// Utilising and integrating evaluative evidence - a model // Conclusion // Further reading // 15 // 16 21 // 25 // 26 // 27 // 28 // 28 // 29 // 30 // 33 // 34 // 36 // 37 // 38 // 38 // 39 // 44 // 45 // 46 // 46 // 47 50 // 53 // 54 54 // 5 Intervention and Empowerment 55 // Beverley Burke and Jane Dalrymple // Intervention and empowerment in critical practice 55 // Constructing critical practice with Dawn and her children 57 // Continuing reflections 61 // Further reading 62 // 7 Persistent Oppressions: The Example of Domestic Violence 63 // Audrey Mullen der // The persistence of domestic violence 64 // The failure to offer women effective help 65 // Rediscovering social work skills - a way forward? 66 // Conclusion 70 // ’ 4* // Further reading 71 // 8 ‘Glassed-in’: Problematising Women’s Reproductive // Rights under the New Reproductive Technologies 72 // Lena Dominelli // The new reproductive technologies: forces for changing // thinking and behaviour 73 // Issues for social worker involvement 76 // Conclusion 79 // Further reading 79 // PART II Developing Critical Practice 81 // 9 Developing Critical Practice in Social Work 83 // Robert Adams // What it means to practise critically 83 // Engaging with contexts 84 // Engaging with ourselves 85 // Engaging with knowledge 86 // Engaging with practice 89 // Engaging with paradoxes and dilemmas in developing // our own critical practice 91 // Conclusion 95 // Further reading 95 // 10 Child Protection 96 // John Pinkerton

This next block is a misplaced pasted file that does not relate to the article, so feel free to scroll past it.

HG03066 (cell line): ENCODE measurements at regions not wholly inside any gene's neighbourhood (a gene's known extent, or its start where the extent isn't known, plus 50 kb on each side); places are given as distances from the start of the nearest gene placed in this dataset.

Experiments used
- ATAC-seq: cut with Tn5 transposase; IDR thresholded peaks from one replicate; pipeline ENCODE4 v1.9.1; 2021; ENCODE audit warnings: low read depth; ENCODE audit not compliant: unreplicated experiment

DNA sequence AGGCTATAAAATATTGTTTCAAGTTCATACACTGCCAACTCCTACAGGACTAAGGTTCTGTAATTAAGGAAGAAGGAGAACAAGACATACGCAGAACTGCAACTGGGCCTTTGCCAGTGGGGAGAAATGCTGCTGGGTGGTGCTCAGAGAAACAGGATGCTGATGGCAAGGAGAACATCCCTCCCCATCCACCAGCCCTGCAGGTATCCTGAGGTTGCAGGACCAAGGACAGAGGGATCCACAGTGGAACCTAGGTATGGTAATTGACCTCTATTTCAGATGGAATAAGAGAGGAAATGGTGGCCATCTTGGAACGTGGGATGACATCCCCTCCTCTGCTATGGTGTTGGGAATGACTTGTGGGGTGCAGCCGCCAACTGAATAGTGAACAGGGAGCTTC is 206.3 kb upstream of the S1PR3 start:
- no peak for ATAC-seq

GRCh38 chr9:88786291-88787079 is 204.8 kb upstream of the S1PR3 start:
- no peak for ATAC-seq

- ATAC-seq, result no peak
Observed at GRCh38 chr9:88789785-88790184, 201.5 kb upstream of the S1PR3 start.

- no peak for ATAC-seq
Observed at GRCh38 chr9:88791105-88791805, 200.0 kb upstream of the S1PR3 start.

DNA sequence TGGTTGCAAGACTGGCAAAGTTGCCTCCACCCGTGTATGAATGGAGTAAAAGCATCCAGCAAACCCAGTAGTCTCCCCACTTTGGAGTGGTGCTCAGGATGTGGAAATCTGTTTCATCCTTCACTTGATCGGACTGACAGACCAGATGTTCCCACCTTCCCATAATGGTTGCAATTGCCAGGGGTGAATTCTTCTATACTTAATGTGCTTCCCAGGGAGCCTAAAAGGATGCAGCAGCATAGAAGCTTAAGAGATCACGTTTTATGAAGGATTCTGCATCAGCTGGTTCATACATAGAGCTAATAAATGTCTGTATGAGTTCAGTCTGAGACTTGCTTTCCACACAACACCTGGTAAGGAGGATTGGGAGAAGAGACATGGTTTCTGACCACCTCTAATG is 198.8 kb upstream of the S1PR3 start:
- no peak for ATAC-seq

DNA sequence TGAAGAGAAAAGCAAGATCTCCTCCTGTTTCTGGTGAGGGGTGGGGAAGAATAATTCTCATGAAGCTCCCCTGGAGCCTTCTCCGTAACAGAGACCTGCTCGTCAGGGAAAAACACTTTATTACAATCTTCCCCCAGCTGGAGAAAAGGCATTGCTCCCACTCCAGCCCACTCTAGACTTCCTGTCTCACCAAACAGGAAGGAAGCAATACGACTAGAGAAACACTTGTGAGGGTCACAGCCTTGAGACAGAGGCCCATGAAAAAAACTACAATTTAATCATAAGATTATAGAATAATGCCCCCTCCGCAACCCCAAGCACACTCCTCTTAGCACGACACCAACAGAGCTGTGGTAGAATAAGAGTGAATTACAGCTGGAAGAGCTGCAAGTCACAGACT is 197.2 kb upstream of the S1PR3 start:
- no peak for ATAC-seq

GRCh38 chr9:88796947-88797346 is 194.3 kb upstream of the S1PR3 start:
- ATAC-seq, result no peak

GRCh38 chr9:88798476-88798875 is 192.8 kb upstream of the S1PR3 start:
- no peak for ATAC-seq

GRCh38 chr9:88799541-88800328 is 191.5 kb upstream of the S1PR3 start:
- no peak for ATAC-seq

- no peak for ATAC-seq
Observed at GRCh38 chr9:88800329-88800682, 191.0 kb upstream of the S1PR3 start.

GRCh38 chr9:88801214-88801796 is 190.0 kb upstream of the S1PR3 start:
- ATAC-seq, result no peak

// Introducing the practice 96 // Values: measuring up to a vision 97 // Knowledge: testing working hypotheses 100 // Skills: negotiating within a context of inequality 102 // Conclusion 104 // Further reading 105 // 11 Fostering and Adoption 106 // Helen Cosis Brown // Fostering and adoption practice in their current context 106 // Critical application of research to practice 110 // Dilemmas and tensions - "safe caring’ 113 // Conclusion 114 // Further reading 115 // 12 Looking After Children and Young People 116 // Alastair Roy, Corinne Wattam and Frances Young // Introduction 116 // Communication - relationship skills 117 // Access 121 // Organisational context 123 // Conclusion 124 // Further reading 125 // 13 Family-based Social Work 126 // Kate Morris // Introduction 126 // Legal and policy framework 127 // Importance of family connections 129 // Family group conferences: an example of family involvement 131 // Conclusion 134 // Further reading 135 // 14 Youth Justice and Young Offenders 137 // Kevin Haines // The politics of juvenile crime Intervention, intervention, intervention // 139 // 139 // ’—WIN I CIN I ? // ¦ ? // New Labour and youth justice The managerialist approach Reconnecting with the past // Fundamental principles for positive critical practice // Conclusion // Further reading // 15 Community Work // Keith Popple // Introduction // Defining community work and community Traditions of community work The role of the community worker Conclusion Further reading